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With the amount of focus placed on short-term performance, it's easy to forget that fortunes are made in the stock market over years and not months or weeks. With this in mind, it makes sense to look for companies that are built to stand the test of time. With Disney (NYSE: DIS ) , investors have at least three reasons to believe this growth story is far from over.
Sometimes less is more
The first reason to believe in Disney might sound simplistic, but no one ever said making money in the market is like performing brain surgery. One of the key ways Disney can both reward shareholders and improve earnings is by retiring existing shares.
Some of Disney's competition has already shown what massive share repurchases can do. For instance, Time Warner (NYSE: TWX ) repurchased enough shares, over the last year, that the company's diluted share count is down about 3.5%, while Comcast (NASDAQ: CMCSA ) retired 1.7% of its diluted shares.
Disney hasn't kept up with these more aggressive competitors and has only retired less than half a percent of shares in the last year. That said, if Disney executes its strategy for 2014, that will change significantly.
In the company's last conference call, management indicated it would repurchase "between $6 billion and $8 billion" in shares in 2014. At today's prices, this would retire somewhere between 80 million and 110 million shares. This type of repurchase program has the potential to decrease Disney's share count by around 5% to 6%. With around 5% of the company's shares retired, earnings per share would increase even if net income stayed flat.
Pouring money into parks
The second reason to believe in Disney as a long-term growth story has to do with the company's willingness to invest in its Parks & Resorts business. This is a significant difference between Disney and both Time Warner and Comcast's NBCUniversal business.
While Universal Studios is an important revenue driver for Comcast's NBCUniversal, Time Warner decided years ago that theme parks weren't the company's strong suit. If there is any doubt about the strength of its theme park business, you only need to look at Comcast's versus Disney's results.
Both Universal Studios and Disney's Parks & Resorts divisions reported revenue growth of about 8% in their last quarterly results. The difference between the two is that while Disney gets 32% of its revenue from Parks & Resorts, Universal Studios is a relatively small part of the NBCUniversal business for Comcast.
Disney not only plans on constructing an Avatar-themed area in Disney's Animal Kingdom domestically, but Disney Hong Kong will have the "Iron Man Experience" in late 2016. In addition, Disney's Shanghai Resort will open by the end of 2015, according to the company. Given the strength in attendance, increase in spending, and prosperity of Disney's theme park business, investors should be very pleased that Disney is pouring more money into its parks.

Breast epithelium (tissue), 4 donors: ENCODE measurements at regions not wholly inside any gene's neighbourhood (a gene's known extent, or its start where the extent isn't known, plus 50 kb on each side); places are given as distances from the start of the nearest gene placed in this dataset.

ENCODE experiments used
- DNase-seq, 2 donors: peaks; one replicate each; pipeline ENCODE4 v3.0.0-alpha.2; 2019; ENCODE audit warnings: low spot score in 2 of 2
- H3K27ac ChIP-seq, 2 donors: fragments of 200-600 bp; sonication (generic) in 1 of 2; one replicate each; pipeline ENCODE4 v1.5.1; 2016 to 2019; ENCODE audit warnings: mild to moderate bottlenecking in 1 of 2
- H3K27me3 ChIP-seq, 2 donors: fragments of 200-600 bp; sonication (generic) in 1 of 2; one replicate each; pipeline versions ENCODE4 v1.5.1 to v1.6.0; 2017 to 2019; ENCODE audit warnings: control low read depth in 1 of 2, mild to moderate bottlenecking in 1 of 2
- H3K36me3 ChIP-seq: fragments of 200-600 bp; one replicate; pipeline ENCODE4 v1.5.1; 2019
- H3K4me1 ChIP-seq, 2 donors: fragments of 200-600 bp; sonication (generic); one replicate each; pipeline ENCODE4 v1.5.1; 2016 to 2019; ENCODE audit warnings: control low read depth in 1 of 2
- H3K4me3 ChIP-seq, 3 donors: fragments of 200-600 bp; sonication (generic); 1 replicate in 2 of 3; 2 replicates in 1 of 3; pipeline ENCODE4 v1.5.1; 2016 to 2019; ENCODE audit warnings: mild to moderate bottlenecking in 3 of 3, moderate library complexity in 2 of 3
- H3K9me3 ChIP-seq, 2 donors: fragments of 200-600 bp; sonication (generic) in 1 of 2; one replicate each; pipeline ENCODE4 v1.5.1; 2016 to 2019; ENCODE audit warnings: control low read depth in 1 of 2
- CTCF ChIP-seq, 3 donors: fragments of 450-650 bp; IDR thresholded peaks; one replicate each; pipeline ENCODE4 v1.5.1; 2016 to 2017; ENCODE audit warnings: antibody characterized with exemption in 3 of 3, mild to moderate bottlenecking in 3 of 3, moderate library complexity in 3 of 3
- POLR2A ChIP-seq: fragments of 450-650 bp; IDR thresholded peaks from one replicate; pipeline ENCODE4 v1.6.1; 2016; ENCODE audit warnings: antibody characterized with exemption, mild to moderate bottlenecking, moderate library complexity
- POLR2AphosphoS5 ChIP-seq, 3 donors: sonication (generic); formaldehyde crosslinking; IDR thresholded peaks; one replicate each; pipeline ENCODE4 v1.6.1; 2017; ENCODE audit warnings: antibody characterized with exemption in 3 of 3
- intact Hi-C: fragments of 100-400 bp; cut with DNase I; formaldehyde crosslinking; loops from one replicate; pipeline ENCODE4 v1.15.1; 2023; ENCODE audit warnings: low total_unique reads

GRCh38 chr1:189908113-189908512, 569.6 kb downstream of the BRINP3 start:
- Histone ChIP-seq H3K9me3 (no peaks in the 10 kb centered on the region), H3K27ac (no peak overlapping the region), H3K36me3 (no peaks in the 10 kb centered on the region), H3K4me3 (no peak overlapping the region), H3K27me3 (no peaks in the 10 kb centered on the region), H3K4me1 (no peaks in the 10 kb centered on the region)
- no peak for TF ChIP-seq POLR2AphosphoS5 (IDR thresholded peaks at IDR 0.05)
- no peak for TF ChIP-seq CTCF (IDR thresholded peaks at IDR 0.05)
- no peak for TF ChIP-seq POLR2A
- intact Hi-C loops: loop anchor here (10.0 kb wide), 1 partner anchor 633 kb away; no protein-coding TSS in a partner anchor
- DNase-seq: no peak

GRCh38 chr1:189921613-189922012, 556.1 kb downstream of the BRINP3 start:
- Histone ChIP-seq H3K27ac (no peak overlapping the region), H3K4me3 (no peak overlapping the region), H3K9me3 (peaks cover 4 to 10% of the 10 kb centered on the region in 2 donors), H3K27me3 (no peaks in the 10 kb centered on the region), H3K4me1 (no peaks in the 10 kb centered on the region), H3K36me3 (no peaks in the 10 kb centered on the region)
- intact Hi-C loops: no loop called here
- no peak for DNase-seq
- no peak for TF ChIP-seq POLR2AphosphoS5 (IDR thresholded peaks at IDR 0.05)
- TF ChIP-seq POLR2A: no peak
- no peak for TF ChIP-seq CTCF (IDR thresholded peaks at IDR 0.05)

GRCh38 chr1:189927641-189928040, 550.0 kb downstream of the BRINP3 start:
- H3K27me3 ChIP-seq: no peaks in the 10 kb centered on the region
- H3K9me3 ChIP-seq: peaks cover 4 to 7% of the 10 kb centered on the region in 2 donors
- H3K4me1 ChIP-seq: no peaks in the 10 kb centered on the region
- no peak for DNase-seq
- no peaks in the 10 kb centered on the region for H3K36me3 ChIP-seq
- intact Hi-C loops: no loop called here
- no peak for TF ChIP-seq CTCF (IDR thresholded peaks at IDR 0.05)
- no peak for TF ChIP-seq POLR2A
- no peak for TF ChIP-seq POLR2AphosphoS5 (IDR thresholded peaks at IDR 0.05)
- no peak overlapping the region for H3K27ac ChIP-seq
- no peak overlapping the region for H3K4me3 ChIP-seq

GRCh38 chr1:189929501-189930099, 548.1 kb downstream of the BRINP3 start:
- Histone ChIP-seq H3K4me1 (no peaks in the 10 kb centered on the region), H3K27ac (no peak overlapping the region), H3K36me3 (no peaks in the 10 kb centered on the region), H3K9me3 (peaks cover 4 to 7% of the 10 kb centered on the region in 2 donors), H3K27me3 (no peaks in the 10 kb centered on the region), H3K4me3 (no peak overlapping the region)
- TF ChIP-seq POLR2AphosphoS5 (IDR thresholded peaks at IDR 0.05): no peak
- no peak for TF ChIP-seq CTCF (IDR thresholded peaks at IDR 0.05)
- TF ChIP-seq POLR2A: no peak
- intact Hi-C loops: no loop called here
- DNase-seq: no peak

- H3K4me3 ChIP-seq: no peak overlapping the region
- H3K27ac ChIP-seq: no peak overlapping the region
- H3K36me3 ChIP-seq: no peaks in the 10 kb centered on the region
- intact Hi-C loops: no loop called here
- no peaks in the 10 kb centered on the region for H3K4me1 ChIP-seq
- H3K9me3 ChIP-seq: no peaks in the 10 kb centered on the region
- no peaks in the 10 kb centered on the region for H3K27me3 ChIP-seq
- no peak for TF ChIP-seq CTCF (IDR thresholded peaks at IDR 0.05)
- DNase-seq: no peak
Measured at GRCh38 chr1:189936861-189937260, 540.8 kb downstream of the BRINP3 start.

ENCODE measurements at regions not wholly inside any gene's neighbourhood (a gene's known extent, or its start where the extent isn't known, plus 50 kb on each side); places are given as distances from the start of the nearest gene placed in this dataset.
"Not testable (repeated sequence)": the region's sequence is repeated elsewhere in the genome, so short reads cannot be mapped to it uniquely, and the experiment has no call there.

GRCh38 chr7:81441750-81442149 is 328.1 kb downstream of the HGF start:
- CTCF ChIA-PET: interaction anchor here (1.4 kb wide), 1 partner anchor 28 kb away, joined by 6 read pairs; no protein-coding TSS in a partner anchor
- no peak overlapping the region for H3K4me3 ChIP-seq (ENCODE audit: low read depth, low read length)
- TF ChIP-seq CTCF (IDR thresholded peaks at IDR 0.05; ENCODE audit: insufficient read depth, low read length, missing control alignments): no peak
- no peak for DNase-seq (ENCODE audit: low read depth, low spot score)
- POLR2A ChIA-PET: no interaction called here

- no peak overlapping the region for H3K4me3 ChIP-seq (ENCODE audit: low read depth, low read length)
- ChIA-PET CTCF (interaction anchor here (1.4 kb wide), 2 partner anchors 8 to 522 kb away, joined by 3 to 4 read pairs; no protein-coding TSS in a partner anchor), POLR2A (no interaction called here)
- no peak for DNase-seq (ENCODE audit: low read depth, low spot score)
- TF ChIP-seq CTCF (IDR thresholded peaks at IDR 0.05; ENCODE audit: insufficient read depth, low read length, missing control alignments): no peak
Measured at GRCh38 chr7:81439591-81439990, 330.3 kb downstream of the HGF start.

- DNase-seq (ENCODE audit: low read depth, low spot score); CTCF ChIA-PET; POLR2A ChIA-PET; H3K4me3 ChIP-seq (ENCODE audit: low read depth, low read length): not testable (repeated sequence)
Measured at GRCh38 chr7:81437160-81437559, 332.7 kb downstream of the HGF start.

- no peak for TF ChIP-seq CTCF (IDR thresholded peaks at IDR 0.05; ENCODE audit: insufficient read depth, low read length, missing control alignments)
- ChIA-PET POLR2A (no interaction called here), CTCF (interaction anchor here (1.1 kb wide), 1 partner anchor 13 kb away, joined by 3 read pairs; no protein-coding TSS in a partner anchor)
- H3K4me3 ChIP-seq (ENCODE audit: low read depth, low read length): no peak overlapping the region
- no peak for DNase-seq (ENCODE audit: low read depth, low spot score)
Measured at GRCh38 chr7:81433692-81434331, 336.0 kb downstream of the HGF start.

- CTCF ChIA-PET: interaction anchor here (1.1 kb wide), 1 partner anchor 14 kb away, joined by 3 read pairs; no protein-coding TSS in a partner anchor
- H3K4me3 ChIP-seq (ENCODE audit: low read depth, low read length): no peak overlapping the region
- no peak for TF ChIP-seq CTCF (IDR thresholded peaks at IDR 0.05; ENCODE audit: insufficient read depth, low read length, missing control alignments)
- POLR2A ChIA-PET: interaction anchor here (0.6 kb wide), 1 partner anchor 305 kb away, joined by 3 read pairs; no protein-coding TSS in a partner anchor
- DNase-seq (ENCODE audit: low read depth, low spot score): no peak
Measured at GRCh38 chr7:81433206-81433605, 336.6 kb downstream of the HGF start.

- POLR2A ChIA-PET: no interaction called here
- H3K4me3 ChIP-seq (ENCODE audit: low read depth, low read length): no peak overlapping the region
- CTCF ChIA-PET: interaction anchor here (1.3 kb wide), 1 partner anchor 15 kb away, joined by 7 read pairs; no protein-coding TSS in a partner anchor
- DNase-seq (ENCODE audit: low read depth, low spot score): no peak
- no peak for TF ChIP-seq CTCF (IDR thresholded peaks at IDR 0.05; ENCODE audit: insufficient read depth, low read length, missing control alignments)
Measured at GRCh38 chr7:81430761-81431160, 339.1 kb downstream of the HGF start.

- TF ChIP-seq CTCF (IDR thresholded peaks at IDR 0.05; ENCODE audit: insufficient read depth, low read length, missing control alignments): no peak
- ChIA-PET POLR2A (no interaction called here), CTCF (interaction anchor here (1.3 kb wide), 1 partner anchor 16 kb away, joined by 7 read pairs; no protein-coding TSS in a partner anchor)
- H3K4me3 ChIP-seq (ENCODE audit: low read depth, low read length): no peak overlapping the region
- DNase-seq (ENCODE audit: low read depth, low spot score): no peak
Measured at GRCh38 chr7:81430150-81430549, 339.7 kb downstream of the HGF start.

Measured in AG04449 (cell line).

Just wait until next year!
While 2014 looks like a good year for Disney on the strength of Frozen, plus upcoming releases like Planes: Fire & Rescue, Muppets: Most Wanted, and more, 2015 looks like a banner year for the company's Studio Entertainment division.
No doubt competitor Time Warner is looking to steal Disney's thunder in 2014 with movies like The Lego Movie, 300: Rise of an Empire, and The Hobbit: There and Back Again. However, 2015 is a fairly bleak-looking year for Warner Bros.
Comcast's NBCUniversal is probably looking ahead to 2015, with Dumb and Dumber To as one of the few recognizable films coming out in 2014. In 2015, Universal Studios should do better with Minions, Pitch Perfect 2, and an untitled Bourne movie on the slate.
However, neither of these competitors can match what Disney has coming in 2015. Not only will the next Star Wars movie be released, but The Avengers: Age of Ultron will test who has the bigger fan base, Star Wars or The Avengers?
On top of these two huge releases, and because of production delays, Pixar is scheduled to release two movies in 2015, Inside Out and The Good Dinosaur. To add to the fun, Disney also begins airing multiple live-action series exclusively on Netflix in 2015.
Since Disney's parks and consumer products divisions get such a boost from hit movies, 2015 looks like the year of the Mouse. Long-term investors have the chance to buy today, sit back, and await positive returns.
With the combination of a huge share buyback program, increased investment in parks, and several massive movies to help earnings, Disney is a classic long-term buy.
Is Disney a stock to hold forever?
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